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Where to study

Study elsewhere in the UK

There are 165 Higher Education Institutions in the UK, most of them offering some form of postgraduate study. Choosing the right place to study is important and it can be critical if you need funding.
Determine the type of course you are looking for and where it is available first. Then, to help you decide between different Institutions, think about these three areas:

Academic Quality

  • The Quality Assurance Agency (QAA) is responsible for regulating standards and quality for UK higher education and they carry out inspections of institutions. These ‘Institutional Audit’ reports are published on the QAA website.
  • There are also league tables of Institutions which ‘measure’ teaching, research, facilities, etc.  These can be helpful but should not be the only thing you consider. You can check out the current league tables at the Complete University Guide.
  • The quality of an Institution’s research is measured by Research Assessment Exercises, undertaken by the Higher Education Funding Councils every five years. Every subject area is given a rank and a league table is published. However, a lot can change in five years so it is also worth looking at the research being currently funded at Institutions by the Research Councils.

Will the course and the Institution provide what you want?

  • Always read the prospectus and website in detail. Courses are structured in different ways and modules and options vary. Make sure the content is suitable for you.
  • If you are doing the course to progress your career plans, make sure it provides you with a recognised professional qualification. Also investigate what has happened to people who have completed the course. Has it helped them find relevant jobs? You can usually get this information from the Institution’s website, or the Careers Service.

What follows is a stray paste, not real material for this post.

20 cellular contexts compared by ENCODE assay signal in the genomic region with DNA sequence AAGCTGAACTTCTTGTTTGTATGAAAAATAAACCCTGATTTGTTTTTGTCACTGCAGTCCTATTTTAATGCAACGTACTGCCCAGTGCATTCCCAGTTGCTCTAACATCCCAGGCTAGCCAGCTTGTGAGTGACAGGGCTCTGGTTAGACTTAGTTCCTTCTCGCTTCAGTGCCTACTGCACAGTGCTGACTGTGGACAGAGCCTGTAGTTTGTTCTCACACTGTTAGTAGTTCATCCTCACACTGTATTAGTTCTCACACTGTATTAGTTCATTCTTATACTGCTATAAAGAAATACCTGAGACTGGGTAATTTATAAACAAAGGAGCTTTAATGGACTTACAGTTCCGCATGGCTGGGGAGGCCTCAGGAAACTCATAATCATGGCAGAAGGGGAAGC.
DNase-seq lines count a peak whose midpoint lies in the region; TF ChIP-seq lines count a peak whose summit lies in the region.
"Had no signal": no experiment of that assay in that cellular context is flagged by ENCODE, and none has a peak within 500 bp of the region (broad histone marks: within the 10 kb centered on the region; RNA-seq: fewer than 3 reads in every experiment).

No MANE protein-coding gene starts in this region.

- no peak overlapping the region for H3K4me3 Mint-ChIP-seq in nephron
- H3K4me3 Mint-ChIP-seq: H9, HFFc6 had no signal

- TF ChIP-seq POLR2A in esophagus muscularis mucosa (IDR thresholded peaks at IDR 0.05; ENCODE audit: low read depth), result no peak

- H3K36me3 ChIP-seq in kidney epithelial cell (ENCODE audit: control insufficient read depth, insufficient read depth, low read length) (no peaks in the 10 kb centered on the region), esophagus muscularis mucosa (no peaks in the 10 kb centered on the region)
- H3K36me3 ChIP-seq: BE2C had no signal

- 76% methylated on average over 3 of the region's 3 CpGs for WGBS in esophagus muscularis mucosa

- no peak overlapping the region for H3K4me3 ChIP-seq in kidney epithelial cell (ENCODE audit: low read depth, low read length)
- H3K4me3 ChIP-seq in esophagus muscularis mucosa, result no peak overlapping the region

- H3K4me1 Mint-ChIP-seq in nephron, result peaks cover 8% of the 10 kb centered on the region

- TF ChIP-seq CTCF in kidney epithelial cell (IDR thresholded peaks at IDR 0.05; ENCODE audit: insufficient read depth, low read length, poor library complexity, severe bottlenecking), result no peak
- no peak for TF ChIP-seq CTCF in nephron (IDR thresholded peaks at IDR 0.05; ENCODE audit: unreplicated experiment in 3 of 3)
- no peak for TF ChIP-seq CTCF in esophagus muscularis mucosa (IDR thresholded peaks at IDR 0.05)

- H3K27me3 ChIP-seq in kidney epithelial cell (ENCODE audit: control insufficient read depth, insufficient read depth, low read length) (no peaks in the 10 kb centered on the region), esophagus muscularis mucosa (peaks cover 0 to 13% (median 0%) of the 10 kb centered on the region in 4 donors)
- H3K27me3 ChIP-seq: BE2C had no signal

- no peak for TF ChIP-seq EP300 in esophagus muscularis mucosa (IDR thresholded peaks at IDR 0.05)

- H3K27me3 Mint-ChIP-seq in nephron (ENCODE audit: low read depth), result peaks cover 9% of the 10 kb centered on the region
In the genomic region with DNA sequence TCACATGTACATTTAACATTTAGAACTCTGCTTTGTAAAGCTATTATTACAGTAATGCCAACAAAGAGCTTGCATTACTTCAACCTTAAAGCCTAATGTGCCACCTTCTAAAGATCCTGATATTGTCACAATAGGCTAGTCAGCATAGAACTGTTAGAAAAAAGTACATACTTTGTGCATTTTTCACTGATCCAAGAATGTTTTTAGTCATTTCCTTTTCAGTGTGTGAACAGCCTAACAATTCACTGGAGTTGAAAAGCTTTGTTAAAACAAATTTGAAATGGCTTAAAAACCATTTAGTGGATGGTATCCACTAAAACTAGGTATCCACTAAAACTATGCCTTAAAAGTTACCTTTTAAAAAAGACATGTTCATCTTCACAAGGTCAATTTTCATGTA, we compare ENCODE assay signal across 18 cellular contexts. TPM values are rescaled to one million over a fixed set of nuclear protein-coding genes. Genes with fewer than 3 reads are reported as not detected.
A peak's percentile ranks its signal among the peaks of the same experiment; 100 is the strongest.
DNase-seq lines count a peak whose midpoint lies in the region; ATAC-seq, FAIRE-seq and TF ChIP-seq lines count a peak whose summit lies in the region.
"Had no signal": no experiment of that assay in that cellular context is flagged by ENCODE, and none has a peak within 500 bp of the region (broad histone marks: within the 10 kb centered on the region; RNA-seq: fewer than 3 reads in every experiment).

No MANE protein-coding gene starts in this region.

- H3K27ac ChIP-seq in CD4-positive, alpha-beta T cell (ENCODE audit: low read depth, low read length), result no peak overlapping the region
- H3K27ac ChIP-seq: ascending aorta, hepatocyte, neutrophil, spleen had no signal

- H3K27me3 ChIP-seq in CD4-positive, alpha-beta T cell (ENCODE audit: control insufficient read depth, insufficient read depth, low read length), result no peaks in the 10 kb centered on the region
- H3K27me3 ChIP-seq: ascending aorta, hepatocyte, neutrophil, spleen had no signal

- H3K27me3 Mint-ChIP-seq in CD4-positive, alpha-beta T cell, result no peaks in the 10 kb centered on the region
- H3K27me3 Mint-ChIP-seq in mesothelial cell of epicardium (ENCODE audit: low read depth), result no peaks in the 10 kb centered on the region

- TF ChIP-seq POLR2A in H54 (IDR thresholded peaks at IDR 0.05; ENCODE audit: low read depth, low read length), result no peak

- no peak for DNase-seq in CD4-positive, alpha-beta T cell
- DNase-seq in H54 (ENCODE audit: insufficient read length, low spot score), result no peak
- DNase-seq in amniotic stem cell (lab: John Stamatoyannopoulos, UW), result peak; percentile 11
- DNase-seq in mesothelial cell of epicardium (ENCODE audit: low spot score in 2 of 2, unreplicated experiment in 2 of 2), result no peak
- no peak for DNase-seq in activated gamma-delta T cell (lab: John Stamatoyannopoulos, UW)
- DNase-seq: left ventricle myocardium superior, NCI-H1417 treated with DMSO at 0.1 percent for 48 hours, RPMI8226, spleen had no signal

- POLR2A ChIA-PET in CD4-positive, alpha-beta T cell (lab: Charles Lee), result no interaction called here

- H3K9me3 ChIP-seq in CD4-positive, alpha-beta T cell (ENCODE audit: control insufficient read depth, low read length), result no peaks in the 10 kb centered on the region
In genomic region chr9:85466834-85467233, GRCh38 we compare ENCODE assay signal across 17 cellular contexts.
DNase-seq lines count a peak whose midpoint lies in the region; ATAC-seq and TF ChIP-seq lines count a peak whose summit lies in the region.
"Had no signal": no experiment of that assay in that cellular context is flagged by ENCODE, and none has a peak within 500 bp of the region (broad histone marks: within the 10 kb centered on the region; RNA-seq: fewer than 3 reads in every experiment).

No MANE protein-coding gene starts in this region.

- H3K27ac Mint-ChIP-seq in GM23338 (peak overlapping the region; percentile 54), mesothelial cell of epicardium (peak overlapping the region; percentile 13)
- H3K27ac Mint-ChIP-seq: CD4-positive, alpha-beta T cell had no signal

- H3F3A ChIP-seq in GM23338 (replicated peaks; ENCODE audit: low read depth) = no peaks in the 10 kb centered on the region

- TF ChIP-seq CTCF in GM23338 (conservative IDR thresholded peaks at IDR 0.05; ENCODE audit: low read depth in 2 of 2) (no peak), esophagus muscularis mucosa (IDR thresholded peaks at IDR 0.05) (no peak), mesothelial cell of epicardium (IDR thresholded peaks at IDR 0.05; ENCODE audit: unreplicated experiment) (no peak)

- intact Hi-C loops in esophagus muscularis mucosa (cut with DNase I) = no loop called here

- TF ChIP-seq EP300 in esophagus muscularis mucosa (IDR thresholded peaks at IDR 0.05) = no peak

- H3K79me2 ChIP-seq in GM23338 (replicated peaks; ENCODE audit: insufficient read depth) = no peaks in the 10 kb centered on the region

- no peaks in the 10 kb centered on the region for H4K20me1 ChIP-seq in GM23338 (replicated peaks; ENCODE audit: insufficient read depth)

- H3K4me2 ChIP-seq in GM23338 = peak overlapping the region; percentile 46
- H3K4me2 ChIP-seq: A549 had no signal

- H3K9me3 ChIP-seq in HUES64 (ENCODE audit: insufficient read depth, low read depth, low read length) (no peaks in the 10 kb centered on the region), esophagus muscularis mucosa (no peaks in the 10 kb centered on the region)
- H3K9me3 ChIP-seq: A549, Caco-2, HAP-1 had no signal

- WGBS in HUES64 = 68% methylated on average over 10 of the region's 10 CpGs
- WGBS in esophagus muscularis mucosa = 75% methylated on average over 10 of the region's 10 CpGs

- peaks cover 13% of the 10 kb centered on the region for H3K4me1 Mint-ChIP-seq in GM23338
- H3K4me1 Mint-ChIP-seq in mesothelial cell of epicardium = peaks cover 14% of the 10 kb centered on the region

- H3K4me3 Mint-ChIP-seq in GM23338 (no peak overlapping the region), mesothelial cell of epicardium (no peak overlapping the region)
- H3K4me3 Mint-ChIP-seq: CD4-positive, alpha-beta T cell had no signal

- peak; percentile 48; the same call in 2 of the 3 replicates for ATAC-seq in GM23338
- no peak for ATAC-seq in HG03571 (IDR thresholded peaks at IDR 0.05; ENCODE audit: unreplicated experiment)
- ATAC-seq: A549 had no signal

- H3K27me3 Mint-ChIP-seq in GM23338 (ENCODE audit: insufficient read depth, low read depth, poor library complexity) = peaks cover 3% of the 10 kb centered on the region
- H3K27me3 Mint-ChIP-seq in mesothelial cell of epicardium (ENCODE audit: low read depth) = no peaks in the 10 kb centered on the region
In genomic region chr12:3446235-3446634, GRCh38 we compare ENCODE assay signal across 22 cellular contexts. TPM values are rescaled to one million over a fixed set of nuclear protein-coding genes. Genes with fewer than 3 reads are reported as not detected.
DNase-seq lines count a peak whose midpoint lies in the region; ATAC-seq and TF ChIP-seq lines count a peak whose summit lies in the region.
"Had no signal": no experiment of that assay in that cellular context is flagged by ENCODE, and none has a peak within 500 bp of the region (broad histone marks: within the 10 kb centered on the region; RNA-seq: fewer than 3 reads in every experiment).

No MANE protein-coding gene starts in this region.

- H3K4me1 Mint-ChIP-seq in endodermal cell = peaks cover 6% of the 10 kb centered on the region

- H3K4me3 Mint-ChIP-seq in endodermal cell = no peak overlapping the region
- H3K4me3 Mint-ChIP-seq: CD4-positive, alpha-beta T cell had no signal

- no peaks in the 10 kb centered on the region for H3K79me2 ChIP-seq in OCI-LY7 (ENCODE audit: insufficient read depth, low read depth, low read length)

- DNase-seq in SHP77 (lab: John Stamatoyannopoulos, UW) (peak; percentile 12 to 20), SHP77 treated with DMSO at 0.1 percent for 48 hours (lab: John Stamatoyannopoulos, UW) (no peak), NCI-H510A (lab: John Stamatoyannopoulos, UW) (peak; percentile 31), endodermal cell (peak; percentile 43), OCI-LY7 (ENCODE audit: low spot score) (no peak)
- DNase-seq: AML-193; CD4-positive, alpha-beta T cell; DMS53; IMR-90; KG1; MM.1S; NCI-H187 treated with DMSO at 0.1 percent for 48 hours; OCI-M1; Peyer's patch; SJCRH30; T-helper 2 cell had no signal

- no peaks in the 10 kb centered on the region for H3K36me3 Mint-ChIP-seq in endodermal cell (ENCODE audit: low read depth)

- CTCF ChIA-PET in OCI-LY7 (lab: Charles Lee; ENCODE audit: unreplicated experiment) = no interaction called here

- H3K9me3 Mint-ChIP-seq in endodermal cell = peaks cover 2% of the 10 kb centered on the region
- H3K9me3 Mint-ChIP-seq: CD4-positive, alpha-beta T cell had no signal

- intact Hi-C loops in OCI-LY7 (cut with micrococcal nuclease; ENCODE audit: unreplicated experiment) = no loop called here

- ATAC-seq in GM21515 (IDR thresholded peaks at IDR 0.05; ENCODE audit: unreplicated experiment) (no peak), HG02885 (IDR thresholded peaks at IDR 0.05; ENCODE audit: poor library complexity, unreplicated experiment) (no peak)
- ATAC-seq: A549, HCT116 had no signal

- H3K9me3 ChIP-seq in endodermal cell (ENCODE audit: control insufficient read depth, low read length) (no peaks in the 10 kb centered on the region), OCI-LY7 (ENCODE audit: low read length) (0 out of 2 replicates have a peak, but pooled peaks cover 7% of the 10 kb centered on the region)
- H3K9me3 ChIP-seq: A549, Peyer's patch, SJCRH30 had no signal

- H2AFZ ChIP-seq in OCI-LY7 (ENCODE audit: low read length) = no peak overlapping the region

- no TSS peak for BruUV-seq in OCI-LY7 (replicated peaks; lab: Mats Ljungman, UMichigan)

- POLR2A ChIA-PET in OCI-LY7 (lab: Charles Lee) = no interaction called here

• If the course is vocational, does the Institution have links with relevant employers and can it help you find appropriate work experience? Consider all aspects of an Institution’s support and resources.

Personal factors

  • Will you enjoy studying there? Visit the Institution, speak to the staff, and get a feel for the place. Find out how many students will be on the course as this will have an impact on both teaching methods and social interaction. 
  • Consider the living costs and, if appropriate, the availability of part-time employment. 
  • Studying in a different city will bring new challenges and opportunities, requiring you to be adaptable and flexible – skills employers find valuable. Measure this against the familiar – what will suit you best.